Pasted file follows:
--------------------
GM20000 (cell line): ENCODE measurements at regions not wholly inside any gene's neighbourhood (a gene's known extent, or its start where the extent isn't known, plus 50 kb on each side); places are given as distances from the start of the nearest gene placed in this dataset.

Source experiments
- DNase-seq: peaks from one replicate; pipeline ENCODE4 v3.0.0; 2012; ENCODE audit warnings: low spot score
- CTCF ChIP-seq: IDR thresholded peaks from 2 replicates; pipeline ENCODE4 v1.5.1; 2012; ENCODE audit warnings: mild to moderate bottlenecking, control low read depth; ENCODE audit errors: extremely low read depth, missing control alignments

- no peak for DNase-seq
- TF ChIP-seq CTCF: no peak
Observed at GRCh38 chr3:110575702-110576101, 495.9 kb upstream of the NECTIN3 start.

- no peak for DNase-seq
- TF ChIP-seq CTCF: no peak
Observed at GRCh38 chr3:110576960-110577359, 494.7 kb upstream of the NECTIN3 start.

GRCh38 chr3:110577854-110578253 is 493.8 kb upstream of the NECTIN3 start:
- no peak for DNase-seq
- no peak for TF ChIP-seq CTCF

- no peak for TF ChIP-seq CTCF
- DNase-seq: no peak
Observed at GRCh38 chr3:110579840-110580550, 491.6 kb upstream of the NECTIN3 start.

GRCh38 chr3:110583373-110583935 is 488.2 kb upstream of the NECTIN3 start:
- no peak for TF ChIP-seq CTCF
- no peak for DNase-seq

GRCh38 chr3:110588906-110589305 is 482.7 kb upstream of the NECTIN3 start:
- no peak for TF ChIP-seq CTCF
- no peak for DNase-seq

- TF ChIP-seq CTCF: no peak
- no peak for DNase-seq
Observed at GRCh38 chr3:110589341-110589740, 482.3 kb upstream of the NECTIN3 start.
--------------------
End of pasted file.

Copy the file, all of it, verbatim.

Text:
GM20000 (cell line): ENCODE measurements at regions not wholly inside any gene's neighbourhood (a gene's known extent, or its start where the extent isn't known, plus 50 kb on each side); places are given as distances from the start of the nearest gene placed in this dataset.

Source experiments
- DNase-seq: peaks from one replicate; pipeline ENCODE4 v3.0.0; 2012; ENCODE audit warnings: low spot score
- CTCF ChIP-seq: IDR thresholded peaks from 2 replicates; pipeline ENCODE4 v1.5.1; 2012; ENCODE audit warnings: mild to moderate bottlenecking, control low read depth; ENCODE audit errors: extremely low read depth, missing control alignments

- no peak for DNase-seq
- TF ChIP-seq CTCF: no peak
Observed at GRCh38 chr3:110575702-110576101, 495.9 kb upstream of the NECTIN3 start.

- no peak for DNase-seq
- TF ChIP-seq CTCF: no peak
Observed at GRCh38 chr3:110576960-110577359, 494.7 kb upstream of the NECTIN3 start.

GRCh38 chr3:110577854-110578253 is 493.8 kb upstream of the NECTIN3 start:
- no peak for DNase-seq
- no peak for TF ChIP-seq CTCF

- no peak for TF ChIP-seq CTCF
- DNase-seq: no peak
Observed at GRCh38 chr3:110579840-110580550, 491.6 kb upstream of the NECTIN3 start.

GRCh38 chr3:110583373-110583935 is 488.2 kb upstream of the NECTIN3 start:
- no peak for TF ChIP-seq CTCF
- no peak for DNase-seq

GRCh38 chr3:110588906-110589305 is 482.7 kb upstream of the NECTIN3 start:
- no peak for TF ChIP-seq CTCF
- no peak for DNase-seq

- TF ChIP-seq CTCF: no peak
- no peak for DNase-seq
Observed at GRCh38 chr3:110589341-110589740, 482.3 kb upstream of the NECTIN3 start.